The Hispanic and Latinx communities are filled with talented people from all paths and careers. Our people are resilient, intelligent, resourceful, creative, innovative, and the world is taking notice.
When people talk about our culture, they tend to point out our gastronomy and music; however, there is a universe within the Hispanic and Latinx community that is yet to be explored. Most North Americans are witnessing how Latinos and Latinas are working their way to the top and how significant is our influence in the United States is.
Although Latinas in STEM fields remain underrepresented is up to us to shed light on their names and talk about the fantastic women breaking the glass ceiling and paving the way.
Find below a list of four trailblazers Latinas excelling in science, technology, engineering, and mathematics
Sabrina Gonzalez Paterski
- Role: Faculty-Physics Professor tenure-track, Perimeter Institute
Sabrina Gonzalez Pasterski is a self-described “proud first-generation Cuban-American and Chicago Public Schools alumna.“ Born on June 3, 1993, Gonzalez Pasterski is a theoretical physicist from Chicago who studies high energy physics. After finishing her undergraduate studies at the Massachusetts Institute of Technology (MIT) with a 5.00 GPA, earning a Ph.D. from Harvard University, and becoming a PCTS Postdoctoral Fellow at Princeton University, she was named the next Albert Einstein or Stephen Hawking.
Sabrina started making headlines at the age of 13 when she built an entire fixed-wing single-engine plane called the N5886Q. “At 10, I had bought an engine rebuild stand, cheap eBay red-tagged (damaged) crankcase/crankshaft/cylinders/pistons/etc. to repeatedly practice building and tearing down an O-200A engine in the foyer outside my bedroom,” she wrote on her website.
Although Gonzalez Pasterski is not on social media, she has a YouTube channel called PhysicsGirl.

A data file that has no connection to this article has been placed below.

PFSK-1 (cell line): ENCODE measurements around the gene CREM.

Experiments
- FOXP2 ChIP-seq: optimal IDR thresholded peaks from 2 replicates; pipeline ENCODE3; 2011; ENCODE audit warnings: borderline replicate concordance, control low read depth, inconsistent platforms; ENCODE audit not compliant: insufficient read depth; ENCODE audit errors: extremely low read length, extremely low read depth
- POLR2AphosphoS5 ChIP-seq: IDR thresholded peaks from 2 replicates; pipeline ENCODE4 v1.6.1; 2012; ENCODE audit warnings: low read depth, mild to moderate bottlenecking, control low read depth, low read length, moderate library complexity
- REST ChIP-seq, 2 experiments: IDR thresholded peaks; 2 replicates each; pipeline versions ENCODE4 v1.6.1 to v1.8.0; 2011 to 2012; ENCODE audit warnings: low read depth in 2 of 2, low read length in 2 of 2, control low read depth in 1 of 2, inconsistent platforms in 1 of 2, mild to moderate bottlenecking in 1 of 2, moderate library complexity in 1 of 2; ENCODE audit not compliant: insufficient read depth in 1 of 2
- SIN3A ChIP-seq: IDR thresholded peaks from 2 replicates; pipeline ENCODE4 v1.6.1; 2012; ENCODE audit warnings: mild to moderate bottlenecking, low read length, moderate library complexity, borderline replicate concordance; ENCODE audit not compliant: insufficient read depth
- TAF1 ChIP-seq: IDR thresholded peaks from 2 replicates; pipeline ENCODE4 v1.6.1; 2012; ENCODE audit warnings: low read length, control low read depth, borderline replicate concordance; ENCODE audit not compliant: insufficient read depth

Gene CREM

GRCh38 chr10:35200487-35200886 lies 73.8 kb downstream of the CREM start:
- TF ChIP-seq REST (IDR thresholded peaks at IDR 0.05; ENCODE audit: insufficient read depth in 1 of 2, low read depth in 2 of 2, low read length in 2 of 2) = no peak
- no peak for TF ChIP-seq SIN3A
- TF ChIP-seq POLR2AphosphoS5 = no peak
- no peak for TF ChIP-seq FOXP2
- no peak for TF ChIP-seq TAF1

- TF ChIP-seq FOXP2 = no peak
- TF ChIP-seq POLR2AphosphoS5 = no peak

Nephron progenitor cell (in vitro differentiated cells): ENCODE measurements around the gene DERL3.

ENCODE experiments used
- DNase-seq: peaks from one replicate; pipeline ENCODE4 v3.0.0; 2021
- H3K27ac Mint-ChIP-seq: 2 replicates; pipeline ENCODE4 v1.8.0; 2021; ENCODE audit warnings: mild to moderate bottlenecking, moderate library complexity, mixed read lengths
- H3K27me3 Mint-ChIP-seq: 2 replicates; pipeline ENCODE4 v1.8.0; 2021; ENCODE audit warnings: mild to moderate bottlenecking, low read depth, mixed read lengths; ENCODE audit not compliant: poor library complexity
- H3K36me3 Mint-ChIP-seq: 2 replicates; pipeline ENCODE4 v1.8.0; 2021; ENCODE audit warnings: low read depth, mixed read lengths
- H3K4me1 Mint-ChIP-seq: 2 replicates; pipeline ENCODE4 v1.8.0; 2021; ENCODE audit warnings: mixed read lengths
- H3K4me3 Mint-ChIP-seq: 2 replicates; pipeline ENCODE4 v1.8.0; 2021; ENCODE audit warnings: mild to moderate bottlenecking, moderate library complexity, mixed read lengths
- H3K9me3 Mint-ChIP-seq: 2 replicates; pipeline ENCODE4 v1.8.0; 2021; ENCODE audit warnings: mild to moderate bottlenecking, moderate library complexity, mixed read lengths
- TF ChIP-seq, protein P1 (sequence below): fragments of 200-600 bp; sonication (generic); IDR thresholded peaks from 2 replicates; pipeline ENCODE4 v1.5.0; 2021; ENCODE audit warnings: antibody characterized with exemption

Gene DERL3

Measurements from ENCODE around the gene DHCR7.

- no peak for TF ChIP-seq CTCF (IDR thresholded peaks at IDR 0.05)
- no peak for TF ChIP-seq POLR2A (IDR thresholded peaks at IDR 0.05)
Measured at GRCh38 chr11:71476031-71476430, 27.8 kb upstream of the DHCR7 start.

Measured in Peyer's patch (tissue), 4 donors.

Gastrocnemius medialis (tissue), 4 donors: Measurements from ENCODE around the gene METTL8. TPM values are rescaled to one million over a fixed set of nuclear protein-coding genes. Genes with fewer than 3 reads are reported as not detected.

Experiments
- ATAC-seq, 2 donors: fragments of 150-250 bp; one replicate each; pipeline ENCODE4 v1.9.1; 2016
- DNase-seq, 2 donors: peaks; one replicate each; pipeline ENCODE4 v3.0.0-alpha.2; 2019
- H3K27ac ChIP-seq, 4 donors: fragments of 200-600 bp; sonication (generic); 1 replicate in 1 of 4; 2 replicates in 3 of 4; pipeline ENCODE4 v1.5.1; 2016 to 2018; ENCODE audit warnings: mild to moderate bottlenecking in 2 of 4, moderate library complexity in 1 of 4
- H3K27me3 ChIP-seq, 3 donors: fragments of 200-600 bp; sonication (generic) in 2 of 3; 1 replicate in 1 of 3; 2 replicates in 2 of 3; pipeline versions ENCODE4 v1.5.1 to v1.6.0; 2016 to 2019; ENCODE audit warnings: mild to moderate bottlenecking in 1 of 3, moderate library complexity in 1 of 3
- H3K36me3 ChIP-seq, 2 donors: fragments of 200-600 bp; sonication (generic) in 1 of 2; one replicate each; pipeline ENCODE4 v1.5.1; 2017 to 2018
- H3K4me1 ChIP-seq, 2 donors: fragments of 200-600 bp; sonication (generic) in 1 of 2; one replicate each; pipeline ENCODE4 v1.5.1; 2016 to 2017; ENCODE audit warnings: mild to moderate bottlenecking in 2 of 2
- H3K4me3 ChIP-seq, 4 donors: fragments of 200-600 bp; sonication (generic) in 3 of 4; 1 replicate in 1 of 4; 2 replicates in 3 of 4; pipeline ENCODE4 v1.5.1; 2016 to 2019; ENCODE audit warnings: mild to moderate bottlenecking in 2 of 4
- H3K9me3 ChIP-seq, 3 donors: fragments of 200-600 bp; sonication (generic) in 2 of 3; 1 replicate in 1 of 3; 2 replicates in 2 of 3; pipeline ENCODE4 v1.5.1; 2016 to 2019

- Role: Founder of Latina Girls Code (LGC)
Stephanie Castillo is the Latina Girls Code (LGC) founder, a Chicago-based program providing technology education and resources to Latinas between 7 and 17. Castillo built the program to fill the diversity gap in S.T.E.M. Her students have access to workshops, hackathons, and classes on technology languages and entrepreneurial skills.
Through the initiative, Castillo also advances Hispanic and Latinx kids in unique circumstances, whether they need laptops or immigration advice.
- Role: Director of the Johnson Space Center
Ellen Ochoa is a Mexican-American engineer and former astronaut, better known for been the first Hispanic woman in the world to go to space. As an astronaut, Ochoa served on the nine-day STS-56 mission aboard the space shuttle Discovery in 1993. According to NADA, she has flown in space four times, including STS-66, STS-96, and STS-110, logging nearly 1,000 hours in orbit.
Ellen was the first Hispanic director of the Johnson Space Center, NASA‘s center for human spaceflight, where human spaceflight training, research, and flight control are conducted.
- Role: Financial analyst at Google
Stephanie Nuesi was born and raised in the Dominican Republic in a neighborhood in the city of Santo Domingo Este in the province of Santo Domingo. While in school, Nuesi developed a positive relationship with finances, numbers, and technology, not knowing that despite the language barrier, years later, she would build a career in what she is most passionate about.
According to Stephanie, after moving to the United States at the age of 16 in 2015, with a lack of English knowledge but a lot of hope, she started learning the language after been rejected from college for the same reason. “I had to sign up for several free courses at a public bookstore and apply the following year again,” she revealed on social media. “With many hours of dedication and effort, I was able to pass the entrance exams and was accepted in six universities in New York.”
After taking ESL (English as a Second Language) classes to learn the formal grammar, vocabulary, and pronunciation of spoken and written English, working two jobs to pay her studies and help at home, graduating from one of the best business schools with honors, and many job rejections, Stephanie Nuesi landed a job that would change her life forever.
The 22-year-old business savvy recently accepted a job offer at Google as a financial analyst for Youtube. Although the role has a broad job title, a financial analyst use complex mathematical and statistical techniques to undertake economic analysis for external or internal clients. Several analyst roles cover financial management and risk management, investment analyst, etc.
According to Nuesi, she wants to build her own table with space to bring multiple chairs. “My goal now is to help as many young Dominicans to obtain jobs, that is why I started my own company Max Up (@_maxup),” she said, adding that she wants “to give knowledge and information to those who like me, come with the hope of a better future. It is time for more young Dominicans to continue opening paths for the future generation!”